When I first started following Jesus, I went around trying to prove it to everyone. Because of this, I was really susceptible to other’s ideas on what it means to be a Christian. If I heard someone up front mention how they don’t listen to secular music, I threw out my CD’s the next day. If someone talked about how they didn’t swear, I switched to “shoot” and “dangit” immediately.
Now, I don’t think there’s anything wrong about looking for people to model our faith after. If I’m building a lego set with my boys, it’s nice to have the picture of the finished product on the front of the box to get a good idea what we’re making. Some instructions just make more sense when you can see you’re trying to make a magic castle instead of a battleship. People of faith we admire work like this in our lives and it helps the Bible make more sense sometimes.
However, these models and striving and proving can become something other than healthy spirituality if we’re not careful.
The person who studies apologetics in order to defend the faith may be battling some real inward doubt. Why else would you chase after so many defenses?
I remember, I got so good at praying out loud people started complimenting me afterwards. I had all the right words, weaved in all the right memorized verses, and sprinkled in just the right amount of heartfelt emotion. Looking back, I wonder how much of those prayers were designed to make sure other’s would listen because I wasn’t sure if God was listening.
Sometimes, the ways we try to prove it can become proof of our own insecurities. (1)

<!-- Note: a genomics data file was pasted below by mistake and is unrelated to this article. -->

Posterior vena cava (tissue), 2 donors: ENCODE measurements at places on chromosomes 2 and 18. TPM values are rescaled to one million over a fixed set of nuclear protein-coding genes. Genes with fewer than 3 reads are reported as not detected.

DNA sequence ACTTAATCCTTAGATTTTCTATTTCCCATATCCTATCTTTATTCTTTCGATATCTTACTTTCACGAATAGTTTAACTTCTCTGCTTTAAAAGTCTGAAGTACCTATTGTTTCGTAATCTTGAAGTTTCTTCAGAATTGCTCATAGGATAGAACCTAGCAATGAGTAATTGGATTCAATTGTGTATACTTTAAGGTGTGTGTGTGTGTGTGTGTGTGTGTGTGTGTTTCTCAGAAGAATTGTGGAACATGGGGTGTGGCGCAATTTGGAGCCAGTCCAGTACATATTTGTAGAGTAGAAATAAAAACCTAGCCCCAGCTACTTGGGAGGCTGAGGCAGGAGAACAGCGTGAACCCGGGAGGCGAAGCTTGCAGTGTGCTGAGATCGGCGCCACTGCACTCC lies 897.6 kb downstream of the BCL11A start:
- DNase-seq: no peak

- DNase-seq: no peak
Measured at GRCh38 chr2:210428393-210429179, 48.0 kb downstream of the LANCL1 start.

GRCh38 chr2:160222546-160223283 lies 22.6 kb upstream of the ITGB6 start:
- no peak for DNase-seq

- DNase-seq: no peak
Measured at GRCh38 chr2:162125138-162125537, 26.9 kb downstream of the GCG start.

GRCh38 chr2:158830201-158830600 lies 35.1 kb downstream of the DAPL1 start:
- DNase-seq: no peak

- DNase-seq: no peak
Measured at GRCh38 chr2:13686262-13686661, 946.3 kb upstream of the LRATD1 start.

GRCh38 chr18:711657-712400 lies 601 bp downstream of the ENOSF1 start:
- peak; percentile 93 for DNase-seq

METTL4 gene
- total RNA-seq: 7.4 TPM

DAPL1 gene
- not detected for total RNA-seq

I had dinner last night with the sweetest engaged couple. Afterwards, we walked down the streets of Capitol Hill as they shared about their upcoming wedding. As they shared, something that struck me was their decision to not include any traditional Christian symbolism into their wedding. You know, like the unity candle or communion or something. Their reasoning for excluding these symbols was because it felt unnecessary. See, this couple has a deep and profound Christian spirituality. I’ve known them for two years and everything about them glows Jesus. From her passion to end sex trafficking to the way he gravitates to the vulnerable to their desire to selflessly serve everyone around them.
In a very real way, they are their own symbols. Anything more would be, well, redundant. When I think about it, any manufactured and arbitrary symbol on display in addition to their lives would almost be a distraction. The sun doesn’t have to prove to us that it’s bright. We see it’s evidence in the stars, waves, and warmth all around us.
“…that we may live peaceful and quiet lives in all godliness and holiness. This is good, and pleases God our Savior,” -1 Timothy 2:2-3
I don’t know about you, but that seems like such a better way of living. I’m tired of proving it. I’d much rather produce the kind of fruitful life that is undeniable. I’m so tired of convincing people as a grand cover up for my own insecurities.
I’d rather be loved than be right.
I’d rather have peace than popular opinion.
I’d much rather be inwardly healed that outwardly Christian.
May we live sacrificed lives instead of settling for a cross around our neck.
May we become broken bread and poured out wine instead of a mere ritual of communion.
May the proof be in the pudding.
- Could the woman vehemently opposed to the LGBTQ community be struggling with their own sexual identity? Could the man zealously defending gun rights be battling a tremendous inward fear? Could that athiest Facebook friend who won’t stop Christian bashing articles be experiencing a genuine crises of belief?